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Seinfeld remains one of the most beloved television sitcoms of all time. It’s not an easy status to reach or maintain. But with whip-smart writing, talented acting, and jokes that are still funny two decades later, the creators somehow made it happen.
Two people came up with the idea for Seinfeld. One of them — Jerry Seinfeld — starred in the series and stayed very involved for all nine seasons. The second, Larry David, quit after season 7. David did return to assist with the controversial series finale. But most fans agree the show was never the same without David there.
‘Seinfeld’ did have a point, regardless of what critics said
There’s a popular theory that Seinfeld was a “show about nothing.” Unlike comedies that came before, the NBC sitcom focused on mundane life situations like waiting for a table at a restaurant or trying to remember where you parked.
The humor was deadpan and sarcastic — a lot like Seinfeld himself in his stand-up routines. His friend David only made a few cameo appearances. But he was a mainstay behind the scenes helping to come up with the jokes that made Seinfeld such a smashing success.
Larry David threatened to quit ‘Seinfeld’ for years
According to Screen Rant, there was a running joke behind the scenes at Seinfeld that the main star and co-creator had to talk David out of quitting every season. But finally, at the end of season 7, his threats became a reality.
Seasons 3 through 5 are considered the “golden age” of Seinfeld and delivered some of the best episodes of all time, including “The Contest,” “The Parking Garage,” “The Junior Mint,” and “The Marine Biologist,” just to name a few.
But there were several significant changes after David left beginning with season 8. Most fans agree the last two seasons are not as hilarious as the previous seven.
The last seasons of ‘Seinfeld’ are more surreal and over-the-top
Seinfeld stars constantly found themselves in odd situations, but prior to David leaving, it all felt relatable. Seasons 7 and 8 featured episodes with more far-fetched scenarios, like Kramer apartment swapping in “The Chicken Roaster” or lathering his body in butter in “The Butter Shave.”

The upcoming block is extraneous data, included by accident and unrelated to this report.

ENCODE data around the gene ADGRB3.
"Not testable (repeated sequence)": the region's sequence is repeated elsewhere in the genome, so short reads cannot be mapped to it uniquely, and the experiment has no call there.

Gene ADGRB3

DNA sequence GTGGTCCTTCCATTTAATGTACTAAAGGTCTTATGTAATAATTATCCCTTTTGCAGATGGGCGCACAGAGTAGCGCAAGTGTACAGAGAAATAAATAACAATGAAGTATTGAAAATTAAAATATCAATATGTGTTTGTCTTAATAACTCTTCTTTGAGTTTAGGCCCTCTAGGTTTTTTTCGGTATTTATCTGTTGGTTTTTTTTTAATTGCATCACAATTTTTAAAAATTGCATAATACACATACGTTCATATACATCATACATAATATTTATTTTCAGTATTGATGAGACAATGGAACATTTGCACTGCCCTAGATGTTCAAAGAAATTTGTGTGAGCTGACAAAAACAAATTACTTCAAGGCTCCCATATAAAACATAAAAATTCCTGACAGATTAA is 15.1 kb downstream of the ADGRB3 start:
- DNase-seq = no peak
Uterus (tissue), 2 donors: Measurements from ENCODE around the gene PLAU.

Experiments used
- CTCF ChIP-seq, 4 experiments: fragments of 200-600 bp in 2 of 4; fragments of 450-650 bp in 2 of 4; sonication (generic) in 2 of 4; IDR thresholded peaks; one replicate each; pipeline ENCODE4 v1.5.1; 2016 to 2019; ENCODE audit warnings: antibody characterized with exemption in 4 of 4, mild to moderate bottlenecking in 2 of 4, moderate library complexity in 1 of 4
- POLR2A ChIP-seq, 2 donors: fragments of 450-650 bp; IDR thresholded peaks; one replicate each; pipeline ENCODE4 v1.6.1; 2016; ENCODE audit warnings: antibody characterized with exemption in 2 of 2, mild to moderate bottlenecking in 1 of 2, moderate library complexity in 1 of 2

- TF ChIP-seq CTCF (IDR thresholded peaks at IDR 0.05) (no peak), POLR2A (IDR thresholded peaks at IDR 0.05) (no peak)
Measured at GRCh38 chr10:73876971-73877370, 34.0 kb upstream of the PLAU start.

Overall, it seemed like the writers were trying too hard to create one-liners and catchphrases that were a lot funnier when they happened organically. This may have been because of David’s absence or because the show had just been going on too long. It was probably a combination of both.
Jerry Seinfeld refused to make a tenth season of ‘Seinfeld’
NBC executives were eager for more Seinfeld content and were willing to pay top dollar to keep the ratings behemoth on the air. But the co-creator insisted he was done after season 9.
In a 1998 interview with Vanity Fair, Seinfeld said the number 9 featured prominently in his decision to end the series.
“Nine is cool,” the comedian explained. “By the end, we will have done 180 shows (1+8=9). When I was thinking about quitting the show, I thought, nine. People said, ’10 — why not 10?’ But 10 is lame. Nine is my number. And then I found out that nine in numerology means completion.”
But it was more than that. Without David as showrunner, the series just wasn’t the same. The titular star of Seinfeld knew it was only a matter of time before fans turned on him and destroyed the show’s legacy. He ended it with a controversial finale that David came back to write.
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